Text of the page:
Eddie gradually found interest in community service. He found the most interest in trade unions and politics. At first Eddie was uncomfortable with working with white people but over time he became more comfortable. In 1960 he was appointed as a union representative for the people of the Torres Strait islanders for important rail reconstruction project. Eddie was also a large leader in Indigenous politics, serving as secretary of the Aborigines Advancement League from 1962 to 1969. Eddie was involved in the campaign for a ‘Yes’ vote in the 1967 referendum to remove discriminatory references to Aboriginal people in the Constitution. Eddie also helped organise an interracial conference entitled to "We the Australians". This helped to show Eddie that he could find supporters for Aboriginal and Islander advancement.

King delivers his first national address, "Give Us The Ballot,"

17 may 1957

King gave a 20 minute speech discussing how African American people should have voting rights. This made a massive impact on African American communities this also affected white communities as well.

Martin Luther King Jr. goes to India

3 February 1959 - 18 March 1959

During this time King went and met Gandhi. King liked the ideas of Gandhi's peaceful protests, King gained a lot of inspiration from Gandhi during this time. This also fed his commitment to help as best as he could in America's struggle for civil rights.

Eddie Mabo Married

10 October 1959

Eddie Mabo married Bonita Ernestine

Martin Luther King arrested

19 October 1960 - 27 October 1960

King was arrested in Atlanta for taking part in a non violent protest in sit-ins he was taken to a federal state prison. King was found to have violated probation from a May traffic ticket in Georgia. Robert F. Kennedy calls the judge in the case and secures King's release on October 27.

Birmingham Campaign

2 May 1963 - 10 May 1963

The Birmingham Campaign was a violent and bloody campaign 3 people were killed in what started as a peaceful protest. In Birmingham a march was scheduled by the leaders of the Southern Christian Leadership Conference (SCLC). A SCLC organiser proposed that children would lead the march he felt they represented freedom and purity. Over 1000 African American school showed up to march on the second of May. The children attempted to march into downtown Birmingham with hundreds of them being arrested. On the next day many more showed up to march. Over the course of a few days the local police and fire departments used force to stop the march. Images of children being blasted by fire hoses, beaten by white police officers and attacked by police dogs. Finally on the tenth of May 1963 there was peace. The removal of ‘‘Whites Only’’ and ‘‘Blacks Only’’ signs in restrooms and on drinking fountains made a large impact on the civil rights movements.

King delivers his "I Have a Dream" speech.

28 August 1963

Bloody Sunday

7 march 1965 - 21 March 1965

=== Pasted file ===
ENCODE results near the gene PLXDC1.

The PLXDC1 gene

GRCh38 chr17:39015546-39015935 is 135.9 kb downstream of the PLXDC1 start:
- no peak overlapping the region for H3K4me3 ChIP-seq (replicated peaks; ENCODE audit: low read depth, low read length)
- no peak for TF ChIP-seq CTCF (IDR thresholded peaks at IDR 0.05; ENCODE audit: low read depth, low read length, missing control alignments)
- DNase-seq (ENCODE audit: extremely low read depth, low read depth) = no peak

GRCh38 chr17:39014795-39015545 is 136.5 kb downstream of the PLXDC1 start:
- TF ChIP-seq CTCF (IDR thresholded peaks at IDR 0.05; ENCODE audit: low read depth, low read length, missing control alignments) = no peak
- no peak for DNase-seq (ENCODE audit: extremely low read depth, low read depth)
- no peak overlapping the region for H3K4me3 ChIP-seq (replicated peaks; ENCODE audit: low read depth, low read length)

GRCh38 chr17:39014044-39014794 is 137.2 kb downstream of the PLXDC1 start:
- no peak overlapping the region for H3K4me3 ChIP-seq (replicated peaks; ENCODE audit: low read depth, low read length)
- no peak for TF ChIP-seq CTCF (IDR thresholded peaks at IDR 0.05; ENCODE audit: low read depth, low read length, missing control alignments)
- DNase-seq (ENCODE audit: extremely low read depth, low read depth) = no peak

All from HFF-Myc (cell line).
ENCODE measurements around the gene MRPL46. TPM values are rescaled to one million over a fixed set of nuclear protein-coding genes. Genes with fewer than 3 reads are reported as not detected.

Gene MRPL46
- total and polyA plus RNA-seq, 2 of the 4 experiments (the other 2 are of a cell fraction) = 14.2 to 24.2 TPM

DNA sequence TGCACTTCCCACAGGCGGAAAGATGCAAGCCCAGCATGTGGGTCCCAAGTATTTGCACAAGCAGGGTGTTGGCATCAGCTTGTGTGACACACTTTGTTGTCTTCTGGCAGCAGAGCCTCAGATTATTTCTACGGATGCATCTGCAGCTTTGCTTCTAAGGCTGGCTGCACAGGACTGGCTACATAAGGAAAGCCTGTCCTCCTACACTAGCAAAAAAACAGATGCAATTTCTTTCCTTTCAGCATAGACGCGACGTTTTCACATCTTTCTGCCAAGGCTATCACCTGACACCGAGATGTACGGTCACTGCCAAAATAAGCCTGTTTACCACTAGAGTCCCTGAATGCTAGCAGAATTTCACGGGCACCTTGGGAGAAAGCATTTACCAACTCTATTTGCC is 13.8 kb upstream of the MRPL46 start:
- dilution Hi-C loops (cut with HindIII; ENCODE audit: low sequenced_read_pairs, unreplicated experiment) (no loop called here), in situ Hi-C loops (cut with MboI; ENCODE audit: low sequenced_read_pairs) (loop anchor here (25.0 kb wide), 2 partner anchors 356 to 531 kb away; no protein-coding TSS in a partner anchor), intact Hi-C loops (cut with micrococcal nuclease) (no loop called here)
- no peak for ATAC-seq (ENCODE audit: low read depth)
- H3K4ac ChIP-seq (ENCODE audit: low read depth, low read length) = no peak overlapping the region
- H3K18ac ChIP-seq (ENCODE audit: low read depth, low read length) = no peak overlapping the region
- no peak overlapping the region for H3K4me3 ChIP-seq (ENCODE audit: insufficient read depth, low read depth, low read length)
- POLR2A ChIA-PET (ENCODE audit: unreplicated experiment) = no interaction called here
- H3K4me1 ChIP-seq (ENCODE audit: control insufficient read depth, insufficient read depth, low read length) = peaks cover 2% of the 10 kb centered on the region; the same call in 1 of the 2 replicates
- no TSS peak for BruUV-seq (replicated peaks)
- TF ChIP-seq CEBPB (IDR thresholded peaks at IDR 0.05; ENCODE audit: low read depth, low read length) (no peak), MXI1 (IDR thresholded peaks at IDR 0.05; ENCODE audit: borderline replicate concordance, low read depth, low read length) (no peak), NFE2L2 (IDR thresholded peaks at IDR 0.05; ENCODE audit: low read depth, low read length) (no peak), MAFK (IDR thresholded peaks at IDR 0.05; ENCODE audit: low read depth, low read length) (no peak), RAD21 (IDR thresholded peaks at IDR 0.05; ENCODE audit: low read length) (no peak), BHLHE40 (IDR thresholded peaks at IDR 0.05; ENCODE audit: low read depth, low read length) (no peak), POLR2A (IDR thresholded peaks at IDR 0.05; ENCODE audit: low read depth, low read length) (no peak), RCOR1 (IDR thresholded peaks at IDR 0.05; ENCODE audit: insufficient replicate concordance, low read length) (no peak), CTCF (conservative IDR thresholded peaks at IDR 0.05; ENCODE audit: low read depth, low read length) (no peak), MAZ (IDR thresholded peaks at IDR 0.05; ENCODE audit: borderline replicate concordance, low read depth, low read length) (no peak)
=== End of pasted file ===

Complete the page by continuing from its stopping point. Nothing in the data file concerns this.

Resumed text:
The Selma to Montgomery marches was another peaceful protest, only having 600 marchers cross the Edmund Pettus Bridge over the Alabama River. The protesters found their way blocked by Alabama State troopers and local police who ordered them to turn around. When the protesters kept on marching they were fired upon with tear gas and beaten. This lead to the hospitalisation of over fifty people.
This event now know as "Bloody Sunday" was televised all over the world. Martin Luther King Jr. assembled civil rights supporters to come to Selma for a second march. Members of congress tried to hold off the march until they could assure protection. Finally on the twenty first of March 1965 the final march was approved with the supporters having federal protection. Five months later on August sixth 1965 the federal voting act was passed in what King had dreamed of.

Employed as a gardener at JCU

1967 - 1975

Eddie Mabo was seeking for a new job and found a Job as a gardener at James Cook University. Eddie would occasionally come into lectures and during his one hour lunch break he would study Reports of the Cambridge Anthropological Expedition to Torres Straits.

King delivers his final speech, "I’ve Been to the Mountaintop."

3 April 1968

Death of Martin Luther King Jr.

4 April 1968

Martin Luther King Jr. was killed on the during the night on April fourth 1968

Eddie Mabo discovered did not have legal title over his land


During 1974 Eddie was informed that Murray islanders were not entitled to the land but rather it was crown land. As co-chairman of the Townsville Treaty Committee joined forces with JCU students to stage a conference.

Eddie Mabo spoke at a conference about land rights

August 1981

‘Land Rights in the Torres Strait,’ attracted a lot of attention from lawyers and other people who were interested. Eddie spoke a convincing argument at ‘Land Rights in the Torres Strait,’ and was encouraged to take this case to the high court of Australia to establish ownership over the land they have possessed for generations.

Mabo v. Queensland [No. 1].

20 May 1982 - 8 December 1988

On the twentieth of May 1982 Eddie, Sam Passi, David Passi, Celuia Mapo Salee, and James Rice started in the high court against the state Queensland. The Queensland government had just recently added legislation designed to cancel any native title that might exist. This was known as the Queensland Coast Islands Declaratory Act this was confronted by Mambo and his colleagues in the high court. After a long and hard fight Eddie was favoured in this judgement became known as Mabo v. Queensland [No. 1].

Eddie Mabo Diagnosed with cancer


Mabo v. Queensland [No. 2]

May 1991 - 3 June 1992

Of the original 5 plaintiffs two remained. Hearing began in the May of 1991. Eddie although adopted by his uncle and aunt had not been registered. meaning that in reality he had no claim to the land. Eventually the court had ruled in favour of the community entitlements, on 3rd June 1992. Mabo v. Queensland [No. 2]. The individual land was eventually overturned and given the term terra nullius (land belonging to no-one).

Death of Eddie Mabo

21 January 1992

Eddie Mabo after battling a long fight with lung cancer had finally lost.